• Trilisate (choline magnesium trisalicylate)
  • Voltaren (diclofenac sodium)

Bottom Line on Taking More Than One NSAID

Taking more than one NSAID does little to improve pain control, but does significantly increase your risk of common side effects and adverse reactions. That said, far too many people end up using more than one of these medications at a time. Part of the problem is that these medications are available both by prescription and over-the-counter, and if your doctor is unaware of the non-prescription medications you are taking, the mistake may go unnoticed.

In addition to doubling up on NSAIDs, there are many potential side effects and interactions among the medications people use for arthritis. The best way to reduce your chance of an adverse effect is to carefully discuss each and every medication you are taking with both your doctor and your pharmacist. With medical errors being touted as the third leading cause of death in the United States, it pays to be careful.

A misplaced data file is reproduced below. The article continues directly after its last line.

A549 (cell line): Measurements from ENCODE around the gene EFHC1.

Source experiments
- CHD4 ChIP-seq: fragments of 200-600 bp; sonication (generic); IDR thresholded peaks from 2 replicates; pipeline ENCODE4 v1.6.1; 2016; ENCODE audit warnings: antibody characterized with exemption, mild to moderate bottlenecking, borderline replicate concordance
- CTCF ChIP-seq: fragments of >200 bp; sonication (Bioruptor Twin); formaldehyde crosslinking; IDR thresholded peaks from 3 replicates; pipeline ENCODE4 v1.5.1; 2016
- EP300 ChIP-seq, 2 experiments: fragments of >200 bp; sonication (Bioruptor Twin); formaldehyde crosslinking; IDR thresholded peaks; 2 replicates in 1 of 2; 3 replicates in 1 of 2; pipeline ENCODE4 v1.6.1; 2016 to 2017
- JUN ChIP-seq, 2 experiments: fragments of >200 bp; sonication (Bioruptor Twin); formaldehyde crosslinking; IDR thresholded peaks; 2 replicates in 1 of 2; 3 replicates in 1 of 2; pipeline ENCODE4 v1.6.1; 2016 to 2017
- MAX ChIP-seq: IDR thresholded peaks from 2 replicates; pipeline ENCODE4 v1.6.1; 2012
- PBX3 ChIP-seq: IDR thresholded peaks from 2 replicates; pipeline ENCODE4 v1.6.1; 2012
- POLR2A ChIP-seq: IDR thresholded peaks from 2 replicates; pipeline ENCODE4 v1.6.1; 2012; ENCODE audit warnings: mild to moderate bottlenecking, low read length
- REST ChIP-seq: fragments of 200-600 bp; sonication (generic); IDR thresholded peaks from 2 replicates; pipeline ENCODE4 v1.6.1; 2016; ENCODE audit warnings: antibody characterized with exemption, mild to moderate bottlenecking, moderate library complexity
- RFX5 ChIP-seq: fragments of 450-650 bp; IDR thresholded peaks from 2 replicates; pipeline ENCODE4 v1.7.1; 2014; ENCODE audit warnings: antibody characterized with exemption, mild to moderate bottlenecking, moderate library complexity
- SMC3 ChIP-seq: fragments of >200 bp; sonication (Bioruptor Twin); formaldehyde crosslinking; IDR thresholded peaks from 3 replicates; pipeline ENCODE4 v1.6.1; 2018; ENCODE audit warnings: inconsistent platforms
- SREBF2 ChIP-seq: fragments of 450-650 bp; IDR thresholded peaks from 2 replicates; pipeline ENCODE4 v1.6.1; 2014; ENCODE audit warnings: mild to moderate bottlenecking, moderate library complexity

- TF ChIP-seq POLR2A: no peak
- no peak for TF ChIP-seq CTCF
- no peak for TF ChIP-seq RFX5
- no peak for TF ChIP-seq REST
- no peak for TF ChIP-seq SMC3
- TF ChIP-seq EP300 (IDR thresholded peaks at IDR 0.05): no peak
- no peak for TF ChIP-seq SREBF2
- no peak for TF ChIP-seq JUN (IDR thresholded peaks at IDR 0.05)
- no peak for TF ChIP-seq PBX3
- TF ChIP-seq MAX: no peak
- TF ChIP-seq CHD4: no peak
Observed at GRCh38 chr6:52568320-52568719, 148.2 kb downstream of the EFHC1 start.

Sources:

Kasper, Dennis L.., Anthony S. Fauci, and Stephen L.. Hauser. Harrison's Principles of Internal Medicine. New York: Mc Graw Hill education, 2015. Print.

Luciano, R., and M. Perazella. NSAIDs: Acute Kidney Injury (Acute Renal Failure). UpToDate. Updated 03/01/17.

Sostres, C., Gargallo, C., and L. Angel. Nonsteroidal Anti-Inflammatory Drugs and Upper and Lower Gastrointestinal Mucosal Damage. Arthritis Research and Therapy. 2013. 12(Suppl 3):S3.